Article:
“Appalling. Undemocratic. A terrible example for the rest of the world.”
The Trump administration’s denigration and exclusion of news outlets that “report facts they don’t like” has attracted sustained and justified outrage. Without a free press with access to full information and the liberty to cover the facts, politicians cannot be held accountable to the people they are meant to serve.
We all understand that freedom of the press is vital to America’s democracy. And the same applies to our own campus and its student government.
It is safe to say that the average Stanford student does not take the initiative to monitor the Senate’s actions. It took a reporter sitting in a Senate meeting to spot and reveal a student Senator running for re-election telling others that he thought it was not anti-Semitic to say Jews control finance and government. It took another to bring to public attention to their poorly planned attempts to rush through the erasure of a name from campus buildings and roads in under a week.
The free press is Stanford’s last line of defense against abuses of power. That is why the Senate’s decision on March 7 not to put the “Student Media Independence and Financial Security Act” on this year’s ballot is incredibly dangerous.
The bill in question would have allowed students to vote on creating an independent student commission that handled funding for campus news organizations which covered the ASSU Senate — whose oftentimes critical or politically contentious commentary might create conflicts of interest and invite financial retaliation.
Its author, the Assistant General Manager at KZSU Caleb Smith, even worked with ASSU Senators to resolve their initial objections. They claimed that students might be able to vote on funding their own organizations, so he helped build in a recusal process. They were worried about overfunding newspapers, so an overall cap was placed on the amount that could be spent.
The bill’s sole purpose would be to protect news outlets that keep the Senate in check. The ASSU voted to not even allow the public to consider it.
The Stanford Review, although a registered Voluntary Student Organization, does not take money from the university. We remain independent for a simple reason: our sometimes-critical coverage of the ASSU should not be impacted by a fear of losing funding.
It is thus deeply concerning that some of Stanford’s most respected publications like KZSU, The Stanford Daily, and the Stanford Political Journal receive direct funding from the ASSU. However, given that there is no other realistic way to fund these groups, due both to their scale and university affiliation, Senators are ethically obligated to relinquish their financial control. Otherwise, many student publications might hesitate to critically cover Senate business for fear of institutional or fiscal retaliation.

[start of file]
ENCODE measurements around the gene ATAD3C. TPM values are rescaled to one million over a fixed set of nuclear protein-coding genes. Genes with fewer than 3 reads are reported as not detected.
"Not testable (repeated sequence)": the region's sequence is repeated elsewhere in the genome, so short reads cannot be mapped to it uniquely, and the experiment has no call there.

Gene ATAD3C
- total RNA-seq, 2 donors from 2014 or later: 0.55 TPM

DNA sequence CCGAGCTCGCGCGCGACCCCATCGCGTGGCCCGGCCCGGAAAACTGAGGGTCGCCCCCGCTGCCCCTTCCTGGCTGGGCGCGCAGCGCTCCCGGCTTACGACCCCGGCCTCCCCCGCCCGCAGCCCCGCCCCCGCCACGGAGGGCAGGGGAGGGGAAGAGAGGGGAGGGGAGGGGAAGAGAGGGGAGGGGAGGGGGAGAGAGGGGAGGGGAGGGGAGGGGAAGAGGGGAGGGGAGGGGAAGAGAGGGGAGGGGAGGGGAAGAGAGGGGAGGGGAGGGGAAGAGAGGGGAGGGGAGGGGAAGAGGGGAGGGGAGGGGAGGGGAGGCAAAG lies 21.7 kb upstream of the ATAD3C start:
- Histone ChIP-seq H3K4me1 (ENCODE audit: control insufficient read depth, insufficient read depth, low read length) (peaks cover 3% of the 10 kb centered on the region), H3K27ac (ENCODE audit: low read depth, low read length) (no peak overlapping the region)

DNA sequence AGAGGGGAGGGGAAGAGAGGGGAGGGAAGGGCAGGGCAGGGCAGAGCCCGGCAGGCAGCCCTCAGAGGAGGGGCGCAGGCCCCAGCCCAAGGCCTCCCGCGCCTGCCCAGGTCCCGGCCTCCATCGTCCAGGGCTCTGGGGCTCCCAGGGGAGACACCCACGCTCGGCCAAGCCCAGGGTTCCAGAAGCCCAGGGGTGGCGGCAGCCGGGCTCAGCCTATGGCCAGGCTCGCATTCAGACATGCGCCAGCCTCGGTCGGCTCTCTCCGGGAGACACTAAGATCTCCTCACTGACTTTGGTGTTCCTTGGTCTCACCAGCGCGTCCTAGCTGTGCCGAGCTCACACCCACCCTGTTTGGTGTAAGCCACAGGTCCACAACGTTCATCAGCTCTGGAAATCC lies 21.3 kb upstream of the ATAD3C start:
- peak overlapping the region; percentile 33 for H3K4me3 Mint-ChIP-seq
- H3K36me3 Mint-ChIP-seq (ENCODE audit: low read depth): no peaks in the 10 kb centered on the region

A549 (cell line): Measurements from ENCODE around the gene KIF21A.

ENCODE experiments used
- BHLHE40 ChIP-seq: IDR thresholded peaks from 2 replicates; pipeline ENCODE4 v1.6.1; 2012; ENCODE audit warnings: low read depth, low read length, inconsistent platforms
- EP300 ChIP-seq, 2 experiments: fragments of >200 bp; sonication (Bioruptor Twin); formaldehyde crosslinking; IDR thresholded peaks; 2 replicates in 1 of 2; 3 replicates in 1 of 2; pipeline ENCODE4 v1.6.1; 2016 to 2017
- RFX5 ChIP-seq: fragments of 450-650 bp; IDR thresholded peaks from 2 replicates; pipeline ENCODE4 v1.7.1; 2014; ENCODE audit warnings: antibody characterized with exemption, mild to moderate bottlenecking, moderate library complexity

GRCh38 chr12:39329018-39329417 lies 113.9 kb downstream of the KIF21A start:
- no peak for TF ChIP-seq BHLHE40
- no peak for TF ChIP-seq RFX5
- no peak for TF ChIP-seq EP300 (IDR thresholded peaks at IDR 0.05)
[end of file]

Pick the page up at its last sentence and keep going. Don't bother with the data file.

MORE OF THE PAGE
No one believes that the 18th undergraduate senate is wildly corrupt. But as we have all seen in the past year, it often happens that those who hold elected office are not people we trust. The provisions of this bill work to defend the press against an uncertain future. Checks and balances are preventive measures, not remedial ones.
Senators have claimed that no reasonable Stanford publication would be afraid of losing funding for criticizing them. But the last two years of Stanford political scandals — from two separate incidents of anti-Semitism, to a ridiculously expensive attempt to make Stanford all-Fairtrade — have been disproportionately covered by independent newspapers. Given that history, it is entirely reasonable to believe that Stanford funded news organizations might shy away from controversial content for fear of financial retaliation.
ASSU Senators in opposition to the bill then argued that independent outlets — The Stanford Review, The Fountain Hopper and others — were sufficient for critical reporting on Senate corruption. They essentially argued that Stanford funded organizations like the Daily shouldn’t report on ASSU scandals.
But democracy cannot survive with an only partially free press. Our campus is enriched by a diversity of opinions and perspectives reflected by an equally diverse set of publications. If a significant portion of those were to suffer from censorship, the student body would be limited in the news outlets they can turn to. And just like an eligible voter in the United States, a Stanford student should not rely on only a small subset of sources in order to be informed and educated about current events.
Whether you agree or disagree with the bill, none of the counter-arguments raised by the Senate warranted dismissing it from public consideration.
Of course, reasonable people can disagree on difficult matters. There are potential pitfalls to independent media funding, just as there are advantages. But the Senate should not get to make that judgement call for us. The student body deserves the chance to decide if an independent funding body is necessary to prevent censorship of our media.
I welcome the Senators to defend their ruling and respond to this article, as their recent decision to bar this measure from the ballot has otherwise forestalled any debate on the matter.
Smith later remarked to the Review, “This decision is deeply disappointing. The Senate refused to allow a bill that would limit their power to be decided by the student body.”
He then added, “We hope the senate reconsiders its decision. We are considering a petition to hold a special election on this matter if we are unable to reach a sufficient compromise”
Should that happen, I would urge Stanford to make a strong show of support.